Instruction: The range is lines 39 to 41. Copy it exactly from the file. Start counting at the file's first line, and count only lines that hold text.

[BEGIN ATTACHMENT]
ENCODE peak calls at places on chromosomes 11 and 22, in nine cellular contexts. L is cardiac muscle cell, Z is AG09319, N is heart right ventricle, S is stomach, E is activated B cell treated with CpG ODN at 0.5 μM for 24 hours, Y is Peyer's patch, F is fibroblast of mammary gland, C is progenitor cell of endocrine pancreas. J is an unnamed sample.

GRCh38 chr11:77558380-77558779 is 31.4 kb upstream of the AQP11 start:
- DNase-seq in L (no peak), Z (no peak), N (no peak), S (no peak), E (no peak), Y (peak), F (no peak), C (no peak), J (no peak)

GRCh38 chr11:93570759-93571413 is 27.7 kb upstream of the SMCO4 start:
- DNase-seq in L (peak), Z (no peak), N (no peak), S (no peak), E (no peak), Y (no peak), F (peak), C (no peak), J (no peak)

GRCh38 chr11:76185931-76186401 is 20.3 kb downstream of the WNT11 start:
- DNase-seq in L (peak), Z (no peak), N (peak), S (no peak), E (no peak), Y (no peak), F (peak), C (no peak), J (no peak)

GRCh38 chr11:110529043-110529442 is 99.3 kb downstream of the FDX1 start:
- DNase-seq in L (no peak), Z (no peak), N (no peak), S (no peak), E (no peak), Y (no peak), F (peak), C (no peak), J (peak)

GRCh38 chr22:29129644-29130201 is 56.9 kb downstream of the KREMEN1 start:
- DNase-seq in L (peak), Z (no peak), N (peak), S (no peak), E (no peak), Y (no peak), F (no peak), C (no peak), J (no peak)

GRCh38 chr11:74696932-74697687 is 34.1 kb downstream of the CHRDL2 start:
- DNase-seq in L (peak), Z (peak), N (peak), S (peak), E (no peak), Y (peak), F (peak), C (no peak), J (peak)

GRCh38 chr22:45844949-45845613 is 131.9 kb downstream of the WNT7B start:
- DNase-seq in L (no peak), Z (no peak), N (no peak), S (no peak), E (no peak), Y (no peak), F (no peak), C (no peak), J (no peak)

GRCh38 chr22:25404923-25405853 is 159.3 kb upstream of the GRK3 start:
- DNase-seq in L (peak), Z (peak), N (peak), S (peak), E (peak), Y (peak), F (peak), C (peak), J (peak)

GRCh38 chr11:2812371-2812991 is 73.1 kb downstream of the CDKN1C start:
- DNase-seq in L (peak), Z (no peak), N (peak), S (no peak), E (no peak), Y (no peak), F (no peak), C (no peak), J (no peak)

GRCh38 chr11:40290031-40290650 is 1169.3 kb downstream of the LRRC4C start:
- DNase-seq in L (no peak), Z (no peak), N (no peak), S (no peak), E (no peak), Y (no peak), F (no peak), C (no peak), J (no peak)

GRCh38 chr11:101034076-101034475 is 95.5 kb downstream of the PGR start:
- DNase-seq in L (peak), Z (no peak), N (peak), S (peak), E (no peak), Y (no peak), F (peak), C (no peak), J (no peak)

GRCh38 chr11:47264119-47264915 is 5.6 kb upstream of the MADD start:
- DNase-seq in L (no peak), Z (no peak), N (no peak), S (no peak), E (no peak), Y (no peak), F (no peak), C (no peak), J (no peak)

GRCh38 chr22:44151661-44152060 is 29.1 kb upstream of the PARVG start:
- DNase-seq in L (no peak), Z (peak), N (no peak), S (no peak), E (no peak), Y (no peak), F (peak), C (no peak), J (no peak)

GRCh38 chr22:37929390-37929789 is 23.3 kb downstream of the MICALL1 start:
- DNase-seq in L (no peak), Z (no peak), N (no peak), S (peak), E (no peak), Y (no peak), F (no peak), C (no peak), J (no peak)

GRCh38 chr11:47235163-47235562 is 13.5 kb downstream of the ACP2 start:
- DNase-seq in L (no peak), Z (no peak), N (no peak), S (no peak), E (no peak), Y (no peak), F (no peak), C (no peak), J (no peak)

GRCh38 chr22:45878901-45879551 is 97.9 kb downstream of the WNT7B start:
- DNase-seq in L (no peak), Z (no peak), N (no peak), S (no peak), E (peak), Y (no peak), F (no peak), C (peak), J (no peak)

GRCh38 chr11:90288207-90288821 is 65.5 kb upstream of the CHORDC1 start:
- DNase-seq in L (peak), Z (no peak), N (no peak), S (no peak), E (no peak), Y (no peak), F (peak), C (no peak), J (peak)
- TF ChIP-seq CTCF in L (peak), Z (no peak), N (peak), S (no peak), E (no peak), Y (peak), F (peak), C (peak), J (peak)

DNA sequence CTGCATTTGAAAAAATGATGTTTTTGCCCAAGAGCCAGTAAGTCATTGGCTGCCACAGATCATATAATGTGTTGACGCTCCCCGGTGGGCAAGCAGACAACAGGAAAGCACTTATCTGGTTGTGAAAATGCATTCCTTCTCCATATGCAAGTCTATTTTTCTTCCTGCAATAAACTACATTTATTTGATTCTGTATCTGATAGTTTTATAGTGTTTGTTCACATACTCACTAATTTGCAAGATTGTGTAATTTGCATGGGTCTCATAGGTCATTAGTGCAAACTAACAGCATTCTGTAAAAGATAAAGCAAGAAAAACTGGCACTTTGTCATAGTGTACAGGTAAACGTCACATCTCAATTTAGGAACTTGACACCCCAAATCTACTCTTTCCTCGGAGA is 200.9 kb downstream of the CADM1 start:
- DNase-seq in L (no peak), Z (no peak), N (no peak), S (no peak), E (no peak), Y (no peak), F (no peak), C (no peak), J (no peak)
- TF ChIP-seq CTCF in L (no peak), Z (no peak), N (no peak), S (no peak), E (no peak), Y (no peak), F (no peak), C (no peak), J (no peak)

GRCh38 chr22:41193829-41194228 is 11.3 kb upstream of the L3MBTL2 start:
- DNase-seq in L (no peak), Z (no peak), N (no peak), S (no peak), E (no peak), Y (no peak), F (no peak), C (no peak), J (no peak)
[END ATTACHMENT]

- TF ChIP-seq CTCF in L (no peak), Z (no peak), N (no peak), S (no peak), E (no peak), Y (no peak), F (no peak), C (no peak), J (no peak)

GRCh38 chr22:41193829-41194228 is 11.3 kb upstream of the L3MBTL2 start:
- DNase-seq in L (no peak), Z (no peak), N (no peak), S (no peak), E (no peak), Y (no peak), F (no peak), C (no peak), J (no peak)